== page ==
‘No more killing’

On a Saturday morning earlier this month Lewis traveled from their Cornwallis Road public housing community to the corner of Enterprise and South streets for a children’s march against violence.

“I am a single mother of five black boys,” she said. “You are trying to raise your kids to stay away from gun violence, gang violence and street violence. It’s hard. You can’t keep your hands on your kids every day. The only thing I can do is pray for my kids. Tell my kids the right way.”

Kids and adults marched through the Southside streets, holding signs and shouting: “Take back the street. No more killing.”

Their path winded its way through a changing neighborhood.

Ten years ago people were manning corners on Enterprise to sell drugs. Vacant lots, aging and dilapidated houses lined streets that saw some of the most violence in the city.

Today pastel-colored two-story, arts-and-craft style houses selling for more than $400,000 line Enterprise Street, which sits on a hill providing one of the best views of downtown’s skyline.

Martha Platts-Anderson, 60, thought the new houses would slow down the shootings. They haven’t.

“I know five people that have been shot on Scout, on Umstead, Lodge on Enterprise,” she said. Four of them were in the last year or so.

Platts-Anderson lives on South Street. The 60-year-old uses a wheelchair after her right leg was amputated in the spring due to an infection. She stayed in the hospital through September.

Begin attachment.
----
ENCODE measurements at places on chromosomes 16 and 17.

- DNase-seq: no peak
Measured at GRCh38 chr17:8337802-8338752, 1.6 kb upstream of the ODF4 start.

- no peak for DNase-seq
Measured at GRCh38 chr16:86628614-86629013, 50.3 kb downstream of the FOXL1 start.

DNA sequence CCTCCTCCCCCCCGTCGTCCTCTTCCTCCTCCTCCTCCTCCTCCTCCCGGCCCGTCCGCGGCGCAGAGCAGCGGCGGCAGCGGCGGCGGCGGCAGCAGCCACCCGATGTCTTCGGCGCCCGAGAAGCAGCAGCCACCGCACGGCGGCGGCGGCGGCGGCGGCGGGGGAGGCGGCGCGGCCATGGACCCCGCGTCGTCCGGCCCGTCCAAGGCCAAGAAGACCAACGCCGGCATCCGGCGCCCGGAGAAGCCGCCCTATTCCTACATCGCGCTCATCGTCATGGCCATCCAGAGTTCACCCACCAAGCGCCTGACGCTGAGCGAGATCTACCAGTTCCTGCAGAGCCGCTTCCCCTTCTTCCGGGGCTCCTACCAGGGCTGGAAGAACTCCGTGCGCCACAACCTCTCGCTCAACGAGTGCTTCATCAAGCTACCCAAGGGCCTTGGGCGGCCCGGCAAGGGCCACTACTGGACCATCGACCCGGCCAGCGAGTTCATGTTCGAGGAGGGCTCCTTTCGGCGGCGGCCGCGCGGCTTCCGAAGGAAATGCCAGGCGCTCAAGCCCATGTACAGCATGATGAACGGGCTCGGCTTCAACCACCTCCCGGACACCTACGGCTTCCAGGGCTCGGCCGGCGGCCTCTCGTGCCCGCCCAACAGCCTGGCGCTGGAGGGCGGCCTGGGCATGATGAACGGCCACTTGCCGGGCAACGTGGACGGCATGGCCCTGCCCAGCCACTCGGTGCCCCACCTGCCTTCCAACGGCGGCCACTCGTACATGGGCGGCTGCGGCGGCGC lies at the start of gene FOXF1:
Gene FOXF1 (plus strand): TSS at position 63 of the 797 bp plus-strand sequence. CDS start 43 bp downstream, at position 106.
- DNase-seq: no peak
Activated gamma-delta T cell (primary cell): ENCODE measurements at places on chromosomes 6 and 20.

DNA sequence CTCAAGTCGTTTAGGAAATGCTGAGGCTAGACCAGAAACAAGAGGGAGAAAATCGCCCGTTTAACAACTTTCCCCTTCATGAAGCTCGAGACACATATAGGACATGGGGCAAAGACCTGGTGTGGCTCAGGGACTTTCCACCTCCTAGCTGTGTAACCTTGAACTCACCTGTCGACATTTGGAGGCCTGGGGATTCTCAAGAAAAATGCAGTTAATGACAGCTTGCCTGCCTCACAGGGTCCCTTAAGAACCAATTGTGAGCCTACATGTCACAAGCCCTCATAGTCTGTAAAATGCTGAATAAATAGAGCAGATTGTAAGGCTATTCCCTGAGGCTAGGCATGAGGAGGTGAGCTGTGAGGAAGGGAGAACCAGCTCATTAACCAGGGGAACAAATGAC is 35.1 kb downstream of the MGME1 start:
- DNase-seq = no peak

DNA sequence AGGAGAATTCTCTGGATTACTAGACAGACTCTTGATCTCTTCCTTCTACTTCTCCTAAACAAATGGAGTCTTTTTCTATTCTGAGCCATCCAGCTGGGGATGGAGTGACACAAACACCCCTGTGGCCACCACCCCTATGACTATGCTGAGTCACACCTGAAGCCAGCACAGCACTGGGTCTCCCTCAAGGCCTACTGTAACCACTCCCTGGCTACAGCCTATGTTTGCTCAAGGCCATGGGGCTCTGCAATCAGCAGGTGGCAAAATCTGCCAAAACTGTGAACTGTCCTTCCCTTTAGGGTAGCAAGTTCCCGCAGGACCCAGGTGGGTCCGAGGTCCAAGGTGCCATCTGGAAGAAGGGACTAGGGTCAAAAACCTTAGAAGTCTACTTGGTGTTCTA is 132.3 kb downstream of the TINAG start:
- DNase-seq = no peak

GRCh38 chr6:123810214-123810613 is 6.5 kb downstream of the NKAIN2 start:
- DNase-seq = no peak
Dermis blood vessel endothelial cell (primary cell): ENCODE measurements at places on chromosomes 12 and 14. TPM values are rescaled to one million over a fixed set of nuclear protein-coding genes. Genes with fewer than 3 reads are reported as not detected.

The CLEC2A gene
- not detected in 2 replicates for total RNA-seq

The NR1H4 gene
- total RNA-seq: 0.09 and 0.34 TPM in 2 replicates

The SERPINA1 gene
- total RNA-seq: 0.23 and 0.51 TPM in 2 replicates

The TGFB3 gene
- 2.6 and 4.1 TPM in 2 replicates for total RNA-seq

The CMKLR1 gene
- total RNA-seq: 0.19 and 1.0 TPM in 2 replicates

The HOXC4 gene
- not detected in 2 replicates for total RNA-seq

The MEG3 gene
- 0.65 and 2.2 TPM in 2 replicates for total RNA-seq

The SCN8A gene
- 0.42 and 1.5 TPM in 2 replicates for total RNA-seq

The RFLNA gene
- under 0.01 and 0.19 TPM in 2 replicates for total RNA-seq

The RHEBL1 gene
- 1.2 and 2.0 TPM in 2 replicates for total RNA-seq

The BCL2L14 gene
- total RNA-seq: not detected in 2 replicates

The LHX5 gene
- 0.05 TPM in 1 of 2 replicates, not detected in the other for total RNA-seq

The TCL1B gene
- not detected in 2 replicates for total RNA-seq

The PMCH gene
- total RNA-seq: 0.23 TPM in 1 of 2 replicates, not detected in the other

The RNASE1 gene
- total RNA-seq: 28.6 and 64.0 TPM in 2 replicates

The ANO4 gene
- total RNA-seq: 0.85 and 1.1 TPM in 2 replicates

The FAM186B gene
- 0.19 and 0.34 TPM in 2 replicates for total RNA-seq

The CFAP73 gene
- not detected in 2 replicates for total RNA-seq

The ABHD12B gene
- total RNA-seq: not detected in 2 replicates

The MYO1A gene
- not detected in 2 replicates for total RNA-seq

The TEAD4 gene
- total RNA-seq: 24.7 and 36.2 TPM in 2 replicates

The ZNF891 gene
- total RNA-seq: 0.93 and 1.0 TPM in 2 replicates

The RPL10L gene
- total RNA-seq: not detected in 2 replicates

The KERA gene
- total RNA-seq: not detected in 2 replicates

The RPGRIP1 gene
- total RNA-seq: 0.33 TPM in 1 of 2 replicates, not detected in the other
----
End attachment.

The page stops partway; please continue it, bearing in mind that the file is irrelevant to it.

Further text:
Before Platts-Anderson left for the hospital, she said, she heard gunshots every other week. When she returned home, the gun shots were every other night.

“It’s not even just at night no more,” she said. “It was in the daytime. I was thinking about getting ready to move, but I like it over here. It is convenient.”

Also, it’s hard to find something affordable elsewhere. She pays $550 a month for her two-bedroom place.

“This is affordable for me,” she said.

Martha Platts-Anderson sitting in a Southside neighborhood community center at kids march to stop violence on Saturday, Dec. 16, 2017.
Virginia Bridges vbridges@heraldsun.com

Violent crime

Violent crimes in Durham – homicide, rape, robbery and aggravated assault incidents – rose 4 percent in the first nine months of the year, compared to the same period last year. The city numbers mirror a trend that saw violent crime rise 4 percent nationwide in 2016, according to the Federal Bureau of Investigation.